Remember when you went through each recipe very carefully? Do it again and seek out what aspects of your menu can be prepped a day or so ahead of time. The more time you spend cooking and baking before the big day, the more time you have the day of to spend with your family. This also takes a big bulk of stress out of the day.
Accept Help & Outsource
Don’t forget it’s okay to count on others. Call on your guests to bring any part of the meal that really stresses you out, or that you know they are especially good at making. Uncle Fred makes an outstanding Green Bean Casserole… Why complicate things? Ask him to bring that! It is also okay to buy certain items. No one is going to know if you made the pie, ok?
Create a Timeline
Nothing screams “the holidays” like a chaotic frenzy to get everything done on time, right? It doesn’t need to be that way though. A day or so ahead of time, map out when each thing needs to happen. Count backwards from the time dinner will be served while considering prep and cook time. It may also be helpful to pre-set alarms for hard deadlines, like when the turkey needs to go in the oven.
Set the Table
Leading up to the holiday, pull out all your serving dishes and flatware, glassware, napkins, utensils and anything else you will use to cook or serve dinner. This will allow you to get a good visual for what you have, what you are lacking and what needs to be shined up or cleaned altogether. Keep your decor simple but effective. The table will become crowded in a hurry as the food and drink enters the space. To keep things organized, map out where you plan to put each item and, each person. Using place cards will help keep the chaos to a minimum which is always a win.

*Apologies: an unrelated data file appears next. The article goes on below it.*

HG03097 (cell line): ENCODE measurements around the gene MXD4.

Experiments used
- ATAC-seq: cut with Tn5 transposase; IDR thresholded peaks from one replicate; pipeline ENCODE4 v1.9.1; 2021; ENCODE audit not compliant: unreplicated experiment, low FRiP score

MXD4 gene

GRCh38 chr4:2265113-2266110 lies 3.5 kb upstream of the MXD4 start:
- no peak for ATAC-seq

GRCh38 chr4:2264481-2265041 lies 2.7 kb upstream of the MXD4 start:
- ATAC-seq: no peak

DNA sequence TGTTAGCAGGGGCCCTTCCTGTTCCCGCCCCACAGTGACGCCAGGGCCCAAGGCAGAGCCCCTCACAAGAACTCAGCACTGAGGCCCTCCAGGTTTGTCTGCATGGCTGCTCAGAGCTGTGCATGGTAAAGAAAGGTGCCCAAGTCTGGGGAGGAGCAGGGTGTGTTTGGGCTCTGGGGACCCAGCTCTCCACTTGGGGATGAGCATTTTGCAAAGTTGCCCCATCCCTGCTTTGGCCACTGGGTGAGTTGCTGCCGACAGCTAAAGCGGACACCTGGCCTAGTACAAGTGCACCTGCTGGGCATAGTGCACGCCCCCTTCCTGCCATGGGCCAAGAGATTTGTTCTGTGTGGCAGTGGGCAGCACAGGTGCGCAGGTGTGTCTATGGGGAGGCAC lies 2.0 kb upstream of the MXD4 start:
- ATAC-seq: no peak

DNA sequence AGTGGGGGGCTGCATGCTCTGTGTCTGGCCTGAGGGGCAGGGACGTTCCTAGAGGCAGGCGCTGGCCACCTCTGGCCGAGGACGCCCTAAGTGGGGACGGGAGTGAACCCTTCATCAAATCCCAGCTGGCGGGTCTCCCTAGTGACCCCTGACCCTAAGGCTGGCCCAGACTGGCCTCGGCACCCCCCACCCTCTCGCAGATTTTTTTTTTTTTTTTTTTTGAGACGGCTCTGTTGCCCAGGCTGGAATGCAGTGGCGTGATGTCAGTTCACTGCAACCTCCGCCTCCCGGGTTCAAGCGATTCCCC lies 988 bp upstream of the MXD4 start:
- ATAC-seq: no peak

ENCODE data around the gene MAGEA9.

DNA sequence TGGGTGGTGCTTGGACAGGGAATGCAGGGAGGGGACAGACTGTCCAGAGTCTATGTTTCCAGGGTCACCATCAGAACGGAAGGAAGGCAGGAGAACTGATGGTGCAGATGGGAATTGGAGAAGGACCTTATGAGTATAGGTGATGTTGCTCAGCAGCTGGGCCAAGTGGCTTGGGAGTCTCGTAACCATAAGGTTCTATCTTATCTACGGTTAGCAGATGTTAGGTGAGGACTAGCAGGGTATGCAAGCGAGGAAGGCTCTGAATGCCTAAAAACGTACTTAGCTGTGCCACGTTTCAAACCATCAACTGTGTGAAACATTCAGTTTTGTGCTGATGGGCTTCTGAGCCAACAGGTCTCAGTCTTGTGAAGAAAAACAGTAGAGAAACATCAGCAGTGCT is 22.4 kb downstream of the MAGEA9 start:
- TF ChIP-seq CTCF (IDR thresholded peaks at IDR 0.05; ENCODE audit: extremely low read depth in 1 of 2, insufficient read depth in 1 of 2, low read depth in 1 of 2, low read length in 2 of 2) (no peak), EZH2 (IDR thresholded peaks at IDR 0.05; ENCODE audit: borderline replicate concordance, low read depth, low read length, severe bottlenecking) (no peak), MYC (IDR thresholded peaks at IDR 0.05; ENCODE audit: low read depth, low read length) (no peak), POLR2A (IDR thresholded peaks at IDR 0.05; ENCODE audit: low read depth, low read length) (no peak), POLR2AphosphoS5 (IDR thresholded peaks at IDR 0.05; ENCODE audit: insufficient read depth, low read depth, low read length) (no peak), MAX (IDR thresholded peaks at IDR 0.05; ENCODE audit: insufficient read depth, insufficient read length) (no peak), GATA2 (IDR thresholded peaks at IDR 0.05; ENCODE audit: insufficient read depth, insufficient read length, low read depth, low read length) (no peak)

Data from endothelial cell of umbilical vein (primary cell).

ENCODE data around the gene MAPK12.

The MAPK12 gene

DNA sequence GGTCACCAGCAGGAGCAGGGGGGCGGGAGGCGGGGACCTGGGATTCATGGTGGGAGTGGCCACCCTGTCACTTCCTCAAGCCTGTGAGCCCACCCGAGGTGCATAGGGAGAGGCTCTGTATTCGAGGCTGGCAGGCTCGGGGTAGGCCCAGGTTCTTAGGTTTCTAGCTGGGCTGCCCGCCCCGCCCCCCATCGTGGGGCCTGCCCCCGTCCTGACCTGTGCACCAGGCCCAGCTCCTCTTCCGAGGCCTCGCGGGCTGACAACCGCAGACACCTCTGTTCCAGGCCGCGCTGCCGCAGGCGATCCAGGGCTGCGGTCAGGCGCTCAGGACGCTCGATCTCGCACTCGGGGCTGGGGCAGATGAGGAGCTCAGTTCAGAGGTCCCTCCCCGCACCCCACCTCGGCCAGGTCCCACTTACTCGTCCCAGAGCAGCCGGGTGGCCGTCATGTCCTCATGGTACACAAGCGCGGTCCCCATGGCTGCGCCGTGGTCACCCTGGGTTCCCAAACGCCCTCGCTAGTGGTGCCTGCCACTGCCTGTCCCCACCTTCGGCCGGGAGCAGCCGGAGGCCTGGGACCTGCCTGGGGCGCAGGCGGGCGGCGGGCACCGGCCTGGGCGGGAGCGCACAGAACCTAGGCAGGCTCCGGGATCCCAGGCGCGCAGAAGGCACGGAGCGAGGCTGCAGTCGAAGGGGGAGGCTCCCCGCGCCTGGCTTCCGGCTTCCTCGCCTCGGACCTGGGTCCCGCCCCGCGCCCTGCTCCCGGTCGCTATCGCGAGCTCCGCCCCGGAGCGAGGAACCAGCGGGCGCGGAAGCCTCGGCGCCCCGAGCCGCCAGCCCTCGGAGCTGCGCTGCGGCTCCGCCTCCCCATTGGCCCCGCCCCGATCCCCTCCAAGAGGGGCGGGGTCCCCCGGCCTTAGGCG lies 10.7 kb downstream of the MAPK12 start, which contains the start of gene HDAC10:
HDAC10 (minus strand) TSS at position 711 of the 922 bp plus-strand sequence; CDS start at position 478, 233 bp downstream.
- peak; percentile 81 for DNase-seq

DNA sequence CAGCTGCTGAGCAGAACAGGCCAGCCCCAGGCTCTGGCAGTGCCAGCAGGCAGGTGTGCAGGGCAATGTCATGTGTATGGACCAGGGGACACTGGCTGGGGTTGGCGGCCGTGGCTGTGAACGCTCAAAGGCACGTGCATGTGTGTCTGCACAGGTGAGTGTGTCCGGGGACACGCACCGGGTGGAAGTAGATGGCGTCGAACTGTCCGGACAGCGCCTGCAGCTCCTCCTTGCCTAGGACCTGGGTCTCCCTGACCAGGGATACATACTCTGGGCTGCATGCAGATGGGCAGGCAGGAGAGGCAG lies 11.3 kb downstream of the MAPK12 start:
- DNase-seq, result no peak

Clean the Kitchen & Fridge
Lastly, the not so obvious… Make sure your kitchen and refrigerator are clean and have ample room to store prepped food and any leftovers you may end up with. We recommend asking your guests to bring food storage containers to take some leftovers home with them or have some stocked up yourself that you don’t mind parting with. Trust us, you are never going to see that tupperware again once it leaves your home. Whatever route you decide to take, don’t let storage and organization be an afterthought.
We hope this guide has helped you to embrace homeownership and the perks that come with it. We are positive that you are most definitely destined to be the “hostess with the mostess”. For all your homeownership needs, you can count on your team at Cambria Mortgage: 952-942-0110 / www.CambriaMortgage.com.
Durand, F. (2019, May 2). 12 essentials to know when hosting Thanksgiving for the first time. Kitchn. Retrieved October 26, 2021, from https://www.thekitchn.com/12-essentials-to-know-before-hosting-thanksgiving-for-the-first-time-reader-intelligence-report-212661.
Hammonds, K. (2021, July 2). How to host Thanksgiving for the first time. Southern Living. Retrieved October 26, 2021, from https://www.southernliving.com/food/holidays-occasions/hosting-thanksgiving.
Mickel, B. (n.d.). The Ultimate Guide to Hosting Your First thanksgiving dinner. Martha Stewart. Retrieved October 26, 2021, from https://www.marthastewart.com/7908949/first-thanksgiving-dinner-tips.